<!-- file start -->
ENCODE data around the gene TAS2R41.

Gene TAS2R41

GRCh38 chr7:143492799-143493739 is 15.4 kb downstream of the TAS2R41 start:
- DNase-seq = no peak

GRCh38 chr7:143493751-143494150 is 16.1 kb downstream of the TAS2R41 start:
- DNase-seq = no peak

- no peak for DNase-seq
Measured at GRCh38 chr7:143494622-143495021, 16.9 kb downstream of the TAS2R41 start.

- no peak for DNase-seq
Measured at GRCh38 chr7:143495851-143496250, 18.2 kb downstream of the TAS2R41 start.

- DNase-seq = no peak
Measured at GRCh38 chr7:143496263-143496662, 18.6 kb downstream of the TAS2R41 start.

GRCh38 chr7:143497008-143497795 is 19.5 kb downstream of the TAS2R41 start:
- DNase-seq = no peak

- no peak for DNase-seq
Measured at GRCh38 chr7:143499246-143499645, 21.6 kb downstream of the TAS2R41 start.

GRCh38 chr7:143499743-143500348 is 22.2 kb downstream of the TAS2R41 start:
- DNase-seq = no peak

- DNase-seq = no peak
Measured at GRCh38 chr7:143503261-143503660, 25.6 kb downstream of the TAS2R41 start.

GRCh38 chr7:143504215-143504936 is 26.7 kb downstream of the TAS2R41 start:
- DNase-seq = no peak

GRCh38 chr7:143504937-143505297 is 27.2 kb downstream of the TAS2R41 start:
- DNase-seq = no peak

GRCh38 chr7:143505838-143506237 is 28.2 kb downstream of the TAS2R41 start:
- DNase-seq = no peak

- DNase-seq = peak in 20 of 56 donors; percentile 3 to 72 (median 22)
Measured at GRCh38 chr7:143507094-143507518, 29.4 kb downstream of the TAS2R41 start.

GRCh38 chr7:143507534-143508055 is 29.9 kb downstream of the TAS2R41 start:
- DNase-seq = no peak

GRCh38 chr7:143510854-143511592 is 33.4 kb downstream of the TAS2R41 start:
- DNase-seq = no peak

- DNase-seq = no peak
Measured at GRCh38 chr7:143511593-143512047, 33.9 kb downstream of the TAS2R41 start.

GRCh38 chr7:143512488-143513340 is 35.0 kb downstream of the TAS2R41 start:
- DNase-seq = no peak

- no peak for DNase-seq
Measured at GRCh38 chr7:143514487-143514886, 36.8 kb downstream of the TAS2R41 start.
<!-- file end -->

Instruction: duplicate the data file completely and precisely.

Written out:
ENCODE data around the gene TAS2R41.

Gene TAS2R41

GRCh38 chr7:143492799-143493739 is 15.4 kb downstream of the TAS2R41 start:
- DNase-seq = no peak

GRCh38 chr7:143493751-143494150 is 16.1 kb downstream of the TAS2R41 start:
- DNase-seq = no peak

- no peak for DNase-seq
Measured at GRCh38 chr7:143494622-143495021, 16.9 kb downstream of the TAS2R41 start.

- no peak for DNase-seq
Measured at GRCh38 chr7:143495851-143496250, 18.2 kb downstream of the TAS2R41 start.

- DNase-seq = no peak
Measured at GRCh38 chr7:143496263-143496662, 18.6 kb downstream of the TAS2R41 start.

GRCh38 chr7:143497008-143497795 is 19.5 kb downstream of the TAS2R41 start:
- DNase-seq = no peak

- no peak for DNase-seq
Measured at GRCh38 chr7:143499246-143499645, 21.6 kb downstream of the TAS2R41 start.

GRCh38 chr7:143499743-143500348 is 22.2 kb downstream of the TAS2R41 start:
- DNase-seq = no peak

- DNase-seq = no peak
Measured at GRCh38 chr7:143503261-143503660, 25.6 kb downstream of the TAS2R41 start.

GRCh38 chr7:143504215-143504936 is 26.7 kb downstream of the TAS2R41 start:
- DNase-seq = no peak

GRCh38 chr7:143504937-143505297 is 27.2 kb downstream of the TAS2R41 start:
- DNase-seq = no peak

GRCh38 chr7:143505838-143506237 is 28.2 kb downstream of the TAS2R41 start:
- DNase-seq = no peak

- DNase-seq = peak in 20 of 56 donors; percentile 3 to 72 (median 22)
Measured at GRCh38 chr7:143507094-143507518, 29.4 kb downstream of the TAS2R41 start.

GRCh38 chr7:143507534-143508055 is 29.9 kb downstream of the TAS2R41 start:
- DNase-seq = no peak

GRCh38 chr7:143510854-143511592 is 33.4 kb downstream of the TAS2R41 start:
- DNase-seq = no peak

- DNase-seq = no peak
Measured at GRCh38 chr7:143511593-143512047, 33.9 kb downstream of the TAS2R41 start.

GRCh38 chr7:143512488-143513340 is 35.0 kb downstream of the TAS2R41 start:
- DNase-seq = no peak

- no peak for DNase-seq
Measured at GRCh38 chr7:143514487-143514886, 36.8 kb downstream of the TAS2R41 start.